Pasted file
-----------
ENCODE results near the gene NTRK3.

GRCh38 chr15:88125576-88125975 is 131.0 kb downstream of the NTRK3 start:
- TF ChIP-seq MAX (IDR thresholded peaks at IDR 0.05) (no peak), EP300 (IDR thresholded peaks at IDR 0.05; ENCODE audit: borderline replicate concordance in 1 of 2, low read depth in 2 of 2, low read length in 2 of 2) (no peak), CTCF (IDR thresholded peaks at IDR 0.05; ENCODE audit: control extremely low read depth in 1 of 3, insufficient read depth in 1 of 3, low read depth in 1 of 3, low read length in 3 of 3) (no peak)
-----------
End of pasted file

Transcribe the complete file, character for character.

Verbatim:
ENCODE results near the gene NTRK3.

GRCh38 chr15:88125576-88125975 is 131.0 kb downstream of the NTRK3 start:
- TF ChIP-seq MAX (IDR thresholded peaks at IDR 0.05) (no peak), EP300 (IDR thresholded peaks at IDR 0.05; ENCODE audit: borderline replicate concordance in 1 of 2, low read depth in 2 of 2, low read length in 2 of 2) (no peak), CTCF (IDR thresholded peaks at IDR 0.05; ENCODE audit: control extremely low read depth in 1 of 3, insufficient read depth in 1 of 3, low read depth in 1 of 3, low read length in 3 of 3) (no peak)